MoodHacker Mobile Web App with Email for Adults to Self-Manage Mild-to-Moderate Depression - Randomized Controlled Trial
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AbstractBackground: Worldwide, depression is rated as the fourth leading cause of disease burden and is projected to be the second leading cause of disability by 2020. Annual depression-related costs in the United States are estimated at US $210.5 billion, with employers bearing over 50% of these costs in productivity loss, absenteeism, and disability. Because most adults with depression never receive treatment, there is a need to develop effective interventions that can be more widely disseminated through new channels, such as employee assistance programs (EAPs), and directly to individuals who will not seek face-to-face care. Objective: This study evaluated a self-guided intervention, using the MoodHacker mobile Web app to activate the use of cognitive behavioral therapy (CBT) skills in working adults with mild-to-moderate depression. It was hypothesized that MoodHacker users would experience reduced depression symptoms and negative cognitions, and increased behavioral activation, knowledge of depression, and functioning in the workplace.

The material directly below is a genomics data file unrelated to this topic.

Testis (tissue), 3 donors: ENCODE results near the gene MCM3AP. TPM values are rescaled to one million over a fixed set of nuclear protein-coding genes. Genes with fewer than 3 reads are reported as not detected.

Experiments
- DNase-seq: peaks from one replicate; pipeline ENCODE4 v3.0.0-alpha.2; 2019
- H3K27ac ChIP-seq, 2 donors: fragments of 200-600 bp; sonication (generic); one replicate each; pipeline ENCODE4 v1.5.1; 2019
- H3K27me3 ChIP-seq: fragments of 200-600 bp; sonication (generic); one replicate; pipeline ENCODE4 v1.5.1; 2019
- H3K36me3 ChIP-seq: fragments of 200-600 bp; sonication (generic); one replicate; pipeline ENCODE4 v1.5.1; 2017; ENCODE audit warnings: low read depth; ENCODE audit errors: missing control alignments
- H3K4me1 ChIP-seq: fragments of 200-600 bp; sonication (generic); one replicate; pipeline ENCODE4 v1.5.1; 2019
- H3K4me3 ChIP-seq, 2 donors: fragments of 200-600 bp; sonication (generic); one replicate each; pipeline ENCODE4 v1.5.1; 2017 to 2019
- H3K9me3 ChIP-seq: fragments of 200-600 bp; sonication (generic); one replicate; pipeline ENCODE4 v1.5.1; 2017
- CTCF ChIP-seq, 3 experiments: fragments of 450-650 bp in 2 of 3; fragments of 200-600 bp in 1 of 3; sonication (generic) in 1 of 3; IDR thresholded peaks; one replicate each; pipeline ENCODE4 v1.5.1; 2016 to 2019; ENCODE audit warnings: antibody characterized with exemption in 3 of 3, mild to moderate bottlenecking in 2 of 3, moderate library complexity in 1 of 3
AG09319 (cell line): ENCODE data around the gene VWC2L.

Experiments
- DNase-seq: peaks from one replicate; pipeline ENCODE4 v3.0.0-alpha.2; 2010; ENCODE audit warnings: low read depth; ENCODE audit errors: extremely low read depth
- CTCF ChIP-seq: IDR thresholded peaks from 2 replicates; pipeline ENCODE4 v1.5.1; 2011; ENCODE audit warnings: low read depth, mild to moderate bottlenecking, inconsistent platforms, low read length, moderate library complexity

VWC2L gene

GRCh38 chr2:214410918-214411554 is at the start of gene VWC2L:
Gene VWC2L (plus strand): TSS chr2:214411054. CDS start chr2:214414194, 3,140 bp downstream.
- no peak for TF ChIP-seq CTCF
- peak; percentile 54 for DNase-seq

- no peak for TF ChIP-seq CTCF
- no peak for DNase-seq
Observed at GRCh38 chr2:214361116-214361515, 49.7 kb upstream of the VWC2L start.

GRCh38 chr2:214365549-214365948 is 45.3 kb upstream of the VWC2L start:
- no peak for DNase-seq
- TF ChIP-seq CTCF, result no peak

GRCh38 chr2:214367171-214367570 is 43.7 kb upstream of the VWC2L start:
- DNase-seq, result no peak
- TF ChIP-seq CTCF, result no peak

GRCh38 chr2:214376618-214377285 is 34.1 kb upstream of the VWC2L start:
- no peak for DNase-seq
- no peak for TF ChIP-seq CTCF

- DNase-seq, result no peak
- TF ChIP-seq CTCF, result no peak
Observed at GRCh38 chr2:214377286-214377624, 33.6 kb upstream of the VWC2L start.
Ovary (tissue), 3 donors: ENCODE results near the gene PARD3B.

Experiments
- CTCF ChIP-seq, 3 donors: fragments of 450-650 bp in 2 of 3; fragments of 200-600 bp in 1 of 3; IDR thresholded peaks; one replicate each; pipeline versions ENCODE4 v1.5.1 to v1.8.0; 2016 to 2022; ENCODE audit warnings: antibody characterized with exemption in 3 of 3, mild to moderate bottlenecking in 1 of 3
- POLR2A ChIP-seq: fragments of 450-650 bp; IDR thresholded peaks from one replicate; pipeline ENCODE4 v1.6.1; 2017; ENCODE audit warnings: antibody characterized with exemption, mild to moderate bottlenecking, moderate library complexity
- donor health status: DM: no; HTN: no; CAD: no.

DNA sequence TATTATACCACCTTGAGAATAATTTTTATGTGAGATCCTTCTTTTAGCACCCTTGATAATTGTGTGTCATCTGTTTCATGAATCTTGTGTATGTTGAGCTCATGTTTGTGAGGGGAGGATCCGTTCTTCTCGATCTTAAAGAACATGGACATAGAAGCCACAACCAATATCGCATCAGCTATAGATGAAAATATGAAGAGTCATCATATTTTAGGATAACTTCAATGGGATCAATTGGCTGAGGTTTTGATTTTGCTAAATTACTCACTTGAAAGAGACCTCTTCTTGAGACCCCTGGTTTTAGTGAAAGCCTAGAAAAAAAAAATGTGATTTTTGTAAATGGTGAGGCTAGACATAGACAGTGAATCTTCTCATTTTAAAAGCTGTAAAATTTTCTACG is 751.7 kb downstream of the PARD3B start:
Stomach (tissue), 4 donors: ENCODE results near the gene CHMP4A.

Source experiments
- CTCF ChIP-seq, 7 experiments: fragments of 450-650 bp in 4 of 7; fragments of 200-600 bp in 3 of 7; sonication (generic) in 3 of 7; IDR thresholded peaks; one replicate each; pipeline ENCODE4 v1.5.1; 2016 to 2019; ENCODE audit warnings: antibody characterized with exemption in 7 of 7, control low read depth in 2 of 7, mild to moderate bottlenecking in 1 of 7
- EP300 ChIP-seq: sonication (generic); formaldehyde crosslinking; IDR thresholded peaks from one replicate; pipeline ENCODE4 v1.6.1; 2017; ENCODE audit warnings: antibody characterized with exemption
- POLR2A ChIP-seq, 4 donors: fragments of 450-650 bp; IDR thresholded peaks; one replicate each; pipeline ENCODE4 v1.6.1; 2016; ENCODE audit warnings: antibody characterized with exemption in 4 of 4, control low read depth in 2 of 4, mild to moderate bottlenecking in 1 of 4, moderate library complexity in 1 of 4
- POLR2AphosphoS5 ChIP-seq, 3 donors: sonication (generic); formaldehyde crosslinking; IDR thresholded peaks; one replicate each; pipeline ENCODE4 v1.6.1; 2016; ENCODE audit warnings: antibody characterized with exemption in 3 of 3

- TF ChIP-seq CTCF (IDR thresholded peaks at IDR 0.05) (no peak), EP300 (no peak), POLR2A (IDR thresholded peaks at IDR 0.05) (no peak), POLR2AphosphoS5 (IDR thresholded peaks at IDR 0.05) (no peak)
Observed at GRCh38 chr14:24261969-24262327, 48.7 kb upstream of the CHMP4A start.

CitationBirney, A.J., Gunn, R., Russell, J.K., Ary, D.V. (2016). MoodHacker Mobile Web App with Email for Adults to Self-Manage Mild-to-Moderate Depression: Randomized Controlled Trial. JMIR mHealth uHealth, 4 (1), http://mhealth.jmir.org/2016/1/e8/
SponsorsThis research was funded by a grant from the US National Institutes of Health, National Institute of Mental Health (R44MH073280).
Identifier to cite or link to this itemhttp://hdl.handle.net/10713/5086
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- Creative Commons
Except where otherwise noted, this item's license is described as https://creativecommons.org/licenses/by-nc-nd/4.0/